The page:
Due to the limited number of longitudinal studies on black uakaris, little is known about their mating behavior. Generally, Cacajao species live in large multimale - multifemale groups. These groups range from twenty to over a hundred individuals, making it possible that there are competitive mating strategies and that social hierarchy plays a role in mating opportunities. However, the lack of the major markers of sexual dimorphism such as large male canine size, the presence of sagittal or nuchal crests, or flamboyant colorings suggests that this species is largely monogamous, as is its sister taxon Cacajao calvus.
Breeding appears to be seasonal, as young infants and lactating females have been observed only in the months of March and April, corresponding with the setting of fruit in igapo forests. Females give birth to single offspring. Infants receive care for some months, including being carried on the backs of parents in the months of June and July, when water levels are at their highest. Black uakaris have never successfully bred in captivity, so little is known of the specifics of breeding season or interval, gestation, or the development of infants and juveniles. In the more well-studied sister taxon C. calvus, the age of sexual maturity for females is approximately 43 months, with first pregnancy occurring soon thereafter. The offspring of C. calvus are weaned after approximately 550 days. The adult body size of C. melanocephalus is slightly smaller than that of C. calvus, thus the lengths of time for these life-history features in C. melanocephalus may be somewhat shorter.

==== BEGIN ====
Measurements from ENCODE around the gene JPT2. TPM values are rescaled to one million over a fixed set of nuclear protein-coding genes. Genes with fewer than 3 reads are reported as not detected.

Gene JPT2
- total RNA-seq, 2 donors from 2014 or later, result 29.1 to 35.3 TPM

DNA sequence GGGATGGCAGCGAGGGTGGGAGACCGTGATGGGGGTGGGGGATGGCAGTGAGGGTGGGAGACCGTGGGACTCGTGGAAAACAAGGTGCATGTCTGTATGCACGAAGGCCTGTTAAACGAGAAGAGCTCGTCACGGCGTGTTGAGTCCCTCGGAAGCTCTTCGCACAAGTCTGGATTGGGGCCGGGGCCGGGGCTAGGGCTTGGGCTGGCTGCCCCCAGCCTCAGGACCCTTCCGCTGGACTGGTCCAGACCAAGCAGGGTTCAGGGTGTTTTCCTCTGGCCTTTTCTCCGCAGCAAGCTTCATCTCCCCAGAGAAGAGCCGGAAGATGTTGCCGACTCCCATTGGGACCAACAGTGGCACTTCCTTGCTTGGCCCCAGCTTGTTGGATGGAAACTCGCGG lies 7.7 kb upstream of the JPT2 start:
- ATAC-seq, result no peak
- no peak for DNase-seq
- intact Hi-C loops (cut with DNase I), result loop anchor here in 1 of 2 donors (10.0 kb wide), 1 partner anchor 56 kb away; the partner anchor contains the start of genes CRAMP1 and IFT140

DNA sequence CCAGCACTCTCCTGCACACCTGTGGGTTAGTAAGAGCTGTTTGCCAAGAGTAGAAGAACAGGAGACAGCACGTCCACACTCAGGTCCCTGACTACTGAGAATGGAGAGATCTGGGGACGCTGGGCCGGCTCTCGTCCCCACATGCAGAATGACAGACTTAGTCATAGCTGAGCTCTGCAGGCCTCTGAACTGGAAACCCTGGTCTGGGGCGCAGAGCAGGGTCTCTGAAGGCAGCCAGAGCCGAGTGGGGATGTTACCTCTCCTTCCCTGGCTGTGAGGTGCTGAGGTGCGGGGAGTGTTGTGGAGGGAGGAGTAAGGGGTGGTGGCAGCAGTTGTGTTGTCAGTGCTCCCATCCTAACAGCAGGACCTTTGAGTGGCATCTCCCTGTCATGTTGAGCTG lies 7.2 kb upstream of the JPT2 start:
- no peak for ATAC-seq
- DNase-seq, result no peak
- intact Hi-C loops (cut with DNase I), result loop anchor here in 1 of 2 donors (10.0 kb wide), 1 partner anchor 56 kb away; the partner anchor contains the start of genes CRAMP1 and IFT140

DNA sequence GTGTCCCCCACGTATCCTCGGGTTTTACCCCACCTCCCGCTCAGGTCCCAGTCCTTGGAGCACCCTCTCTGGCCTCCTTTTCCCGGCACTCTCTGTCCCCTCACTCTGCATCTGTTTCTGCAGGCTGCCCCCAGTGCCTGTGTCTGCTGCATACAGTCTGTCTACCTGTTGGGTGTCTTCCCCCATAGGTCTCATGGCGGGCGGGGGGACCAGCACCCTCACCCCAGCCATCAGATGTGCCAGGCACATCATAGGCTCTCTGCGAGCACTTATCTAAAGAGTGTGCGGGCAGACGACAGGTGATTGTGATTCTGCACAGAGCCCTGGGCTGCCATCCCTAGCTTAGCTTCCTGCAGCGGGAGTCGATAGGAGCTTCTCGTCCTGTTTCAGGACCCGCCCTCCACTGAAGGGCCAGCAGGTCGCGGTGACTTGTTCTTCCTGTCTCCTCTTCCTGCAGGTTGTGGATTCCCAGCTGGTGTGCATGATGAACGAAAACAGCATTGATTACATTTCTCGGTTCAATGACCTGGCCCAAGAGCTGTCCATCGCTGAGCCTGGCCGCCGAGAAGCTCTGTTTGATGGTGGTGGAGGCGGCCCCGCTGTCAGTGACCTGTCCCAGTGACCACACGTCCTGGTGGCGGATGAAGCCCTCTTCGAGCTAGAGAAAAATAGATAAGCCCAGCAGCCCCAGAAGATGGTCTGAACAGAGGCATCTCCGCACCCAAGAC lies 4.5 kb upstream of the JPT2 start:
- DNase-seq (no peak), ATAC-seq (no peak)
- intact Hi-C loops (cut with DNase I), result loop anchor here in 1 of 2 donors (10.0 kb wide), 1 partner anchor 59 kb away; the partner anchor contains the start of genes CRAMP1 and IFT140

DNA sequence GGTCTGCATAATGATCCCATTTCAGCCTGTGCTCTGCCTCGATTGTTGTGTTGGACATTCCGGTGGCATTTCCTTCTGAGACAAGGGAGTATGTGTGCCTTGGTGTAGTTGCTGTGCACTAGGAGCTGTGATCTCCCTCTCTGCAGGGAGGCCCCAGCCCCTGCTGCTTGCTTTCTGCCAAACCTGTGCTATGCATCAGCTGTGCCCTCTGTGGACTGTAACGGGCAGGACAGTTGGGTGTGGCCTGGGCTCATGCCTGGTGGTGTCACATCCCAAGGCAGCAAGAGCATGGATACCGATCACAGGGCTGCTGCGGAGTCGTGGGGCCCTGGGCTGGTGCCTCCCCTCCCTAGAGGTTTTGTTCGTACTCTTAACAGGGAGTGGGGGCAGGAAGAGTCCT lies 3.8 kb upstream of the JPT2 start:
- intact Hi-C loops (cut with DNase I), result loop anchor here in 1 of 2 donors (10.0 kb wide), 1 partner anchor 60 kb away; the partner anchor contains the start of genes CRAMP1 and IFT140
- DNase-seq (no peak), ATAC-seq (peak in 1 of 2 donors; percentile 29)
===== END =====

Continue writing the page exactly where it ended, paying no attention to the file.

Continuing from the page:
Breeding interval: Breeding intervals are not known in black uakaris.
Breeding season: Breeding appears to be seasonal, as young infants and lactating females have been observed in the months of March and April.
Range number of offspring: 1 (high) .
Key Reproductive Features: iteroparous ; seasonal breeding ; gonochoric/gonochoristic/dioecious (sexes separate); sexual ; fertilization ; viviparous
Average number of offspring: 1.
A typical primate trait is extended postnatal care of young. This has also been observed in black uakaris, where adults carry infants on their backs during the months of June and July when flood waters are particularly high. Little is known of the specifics of C. melanocephalus parental investment, as they have never bred in captivity and there is limited longitudinal data on this species. However, C. calvus exhibits extended parental care, including long term lactation.
Parental Investment: altricial ; pre-fertilization (Provisioning, Protecting: Female); pre-hatching/birth (Provisioning: Female, Protecting: Female); pre-weaning/fledging (Provisioning: Female, Protecting: Male, Female); pre-independence (Protecting: Male, Female); extended period of juvenile learning